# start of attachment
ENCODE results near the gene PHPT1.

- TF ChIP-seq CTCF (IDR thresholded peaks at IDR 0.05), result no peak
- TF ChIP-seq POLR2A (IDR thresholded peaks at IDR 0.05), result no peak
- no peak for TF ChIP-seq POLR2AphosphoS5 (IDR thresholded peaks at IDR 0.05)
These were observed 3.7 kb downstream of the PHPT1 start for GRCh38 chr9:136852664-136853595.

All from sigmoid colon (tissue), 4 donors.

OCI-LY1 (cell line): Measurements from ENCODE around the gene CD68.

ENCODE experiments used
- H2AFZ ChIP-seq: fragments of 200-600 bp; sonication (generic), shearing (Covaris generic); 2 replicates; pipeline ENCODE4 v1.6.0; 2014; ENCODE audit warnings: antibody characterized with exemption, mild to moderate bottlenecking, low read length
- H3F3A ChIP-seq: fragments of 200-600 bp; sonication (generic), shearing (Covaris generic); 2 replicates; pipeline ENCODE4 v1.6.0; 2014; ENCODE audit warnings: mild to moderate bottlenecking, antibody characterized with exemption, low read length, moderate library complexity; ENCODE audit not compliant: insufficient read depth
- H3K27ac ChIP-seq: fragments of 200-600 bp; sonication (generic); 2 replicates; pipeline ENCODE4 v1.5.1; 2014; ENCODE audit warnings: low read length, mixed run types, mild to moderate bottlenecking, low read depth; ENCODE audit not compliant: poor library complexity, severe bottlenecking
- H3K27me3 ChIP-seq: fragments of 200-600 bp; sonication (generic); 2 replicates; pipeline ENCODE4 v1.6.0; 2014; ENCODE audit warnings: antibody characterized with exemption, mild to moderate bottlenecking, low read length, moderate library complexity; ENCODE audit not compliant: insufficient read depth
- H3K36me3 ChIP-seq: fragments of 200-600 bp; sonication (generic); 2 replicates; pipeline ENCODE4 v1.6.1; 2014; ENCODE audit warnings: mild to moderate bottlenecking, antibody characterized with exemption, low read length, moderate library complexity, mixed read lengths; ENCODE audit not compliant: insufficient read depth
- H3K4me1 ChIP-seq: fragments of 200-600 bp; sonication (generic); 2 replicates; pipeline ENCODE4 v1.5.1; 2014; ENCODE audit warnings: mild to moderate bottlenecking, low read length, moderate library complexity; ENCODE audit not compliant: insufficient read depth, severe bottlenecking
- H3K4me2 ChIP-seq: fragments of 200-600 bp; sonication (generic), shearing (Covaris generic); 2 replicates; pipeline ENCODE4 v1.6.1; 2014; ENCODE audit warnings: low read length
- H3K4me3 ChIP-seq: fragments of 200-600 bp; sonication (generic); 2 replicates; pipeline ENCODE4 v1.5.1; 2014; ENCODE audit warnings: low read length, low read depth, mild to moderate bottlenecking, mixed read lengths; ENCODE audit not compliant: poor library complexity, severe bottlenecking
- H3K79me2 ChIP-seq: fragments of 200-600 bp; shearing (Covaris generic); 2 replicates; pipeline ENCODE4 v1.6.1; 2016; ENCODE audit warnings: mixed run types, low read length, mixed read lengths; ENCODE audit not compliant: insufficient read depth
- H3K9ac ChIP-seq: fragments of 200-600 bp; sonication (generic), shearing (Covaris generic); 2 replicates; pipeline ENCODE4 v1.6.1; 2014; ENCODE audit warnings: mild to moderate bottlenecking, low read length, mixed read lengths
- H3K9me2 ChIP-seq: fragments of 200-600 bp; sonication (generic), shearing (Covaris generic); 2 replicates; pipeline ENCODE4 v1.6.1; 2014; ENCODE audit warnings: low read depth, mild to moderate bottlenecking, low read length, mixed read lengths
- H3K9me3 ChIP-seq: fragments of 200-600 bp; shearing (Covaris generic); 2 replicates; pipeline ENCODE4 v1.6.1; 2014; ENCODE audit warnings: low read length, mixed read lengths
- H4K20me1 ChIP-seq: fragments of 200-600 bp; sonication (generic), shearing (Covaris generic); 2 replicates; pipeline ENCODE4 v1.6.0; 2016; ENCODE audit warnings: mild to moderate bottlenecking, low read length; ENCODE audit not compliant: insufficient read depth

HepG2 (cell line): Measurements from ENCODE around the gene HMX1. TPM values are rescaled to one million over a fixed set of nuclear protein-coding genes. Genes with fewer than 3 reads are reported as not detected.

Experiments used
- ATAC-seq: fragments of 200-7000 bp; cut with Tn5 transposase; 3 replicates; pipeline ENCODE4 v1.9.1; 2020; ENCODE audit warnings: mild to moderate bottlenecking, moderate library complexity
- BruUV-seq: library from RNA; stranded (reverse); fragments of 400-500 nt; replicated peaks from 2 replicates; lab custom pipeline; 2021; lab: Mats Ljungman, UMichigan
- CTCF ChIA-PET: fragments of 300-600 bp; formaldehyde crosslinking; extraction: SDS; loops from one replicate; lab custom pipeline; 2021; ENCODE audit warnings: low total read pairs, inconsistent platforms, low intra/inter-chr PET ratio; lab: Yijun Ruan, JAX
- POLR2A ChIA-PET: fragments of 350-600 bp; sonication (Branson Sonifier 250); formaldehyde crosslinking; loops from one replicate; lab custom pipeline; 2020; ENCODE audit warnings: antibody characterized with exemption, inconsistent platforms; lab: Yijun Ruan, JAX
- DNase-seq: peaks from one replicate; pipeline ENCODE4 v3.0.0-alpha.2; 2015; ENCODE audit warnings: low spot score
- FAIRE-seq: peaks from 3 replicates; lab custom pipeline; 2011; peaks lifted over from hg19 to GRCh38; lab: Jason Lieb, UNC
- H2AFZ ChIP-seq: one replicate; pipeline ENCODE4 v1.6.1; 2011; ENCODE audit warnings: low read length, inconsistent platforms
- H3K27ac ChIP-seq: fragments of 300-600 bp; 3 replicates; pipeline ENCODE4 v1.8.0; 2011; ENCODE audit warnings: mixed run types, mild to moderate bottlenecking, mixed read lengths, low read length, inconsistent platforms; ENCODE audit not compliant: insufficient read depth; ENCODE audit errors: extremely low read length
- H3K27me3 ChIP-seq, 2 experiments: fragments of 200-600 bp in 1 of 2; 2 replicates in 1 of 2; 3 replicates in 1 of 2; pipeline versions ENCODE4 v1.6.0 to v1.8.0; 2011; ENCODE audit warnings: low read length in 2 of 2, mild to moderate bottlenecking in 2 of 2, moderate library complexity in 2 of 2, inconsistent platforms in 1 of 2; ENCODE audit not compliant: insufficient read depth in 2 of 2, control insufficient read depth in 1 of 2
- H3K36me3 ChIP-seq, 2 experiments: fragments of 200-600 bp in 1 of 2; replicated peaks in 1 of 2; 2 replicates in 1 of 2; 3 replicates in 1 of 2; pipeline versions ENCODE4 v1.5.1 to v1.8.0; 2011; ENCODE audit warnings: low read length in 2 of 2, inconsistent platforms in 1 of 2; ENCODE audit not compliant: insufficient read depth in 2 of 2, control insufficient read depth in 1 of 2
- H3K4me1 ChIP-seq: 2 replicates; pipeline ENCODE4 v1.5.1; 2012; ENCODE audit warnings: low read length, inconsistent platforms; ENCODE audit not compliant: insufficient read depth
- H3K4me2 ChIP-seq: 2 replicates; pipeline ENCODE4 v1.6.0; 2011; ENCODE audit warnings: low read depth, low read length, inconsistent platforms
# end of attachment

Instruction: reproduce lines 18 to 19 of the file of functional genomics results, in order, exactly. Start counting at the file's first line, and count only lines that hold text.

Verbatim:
- H3K9ac ChIP-seq: fragments of 200-600 bp; sonication (generic), shearing (Covaris generic); 2 replicates; pipeline ENCODE4 v1.6.1; 2014; ENCODE audit warnings: mild to moderate bottlenecking, low read length, mixed read lengths
- H3K9me2 ChIP-seq: fragments of 200-600 bp; sonication (generic), shearing (Covaris generic); 2 replicates; pipeline ENCODE4 v1.6.1; 2014; ENCODE audit warnings: low read depth, mild to moderate bottlenecking, low read length, mixed read lengths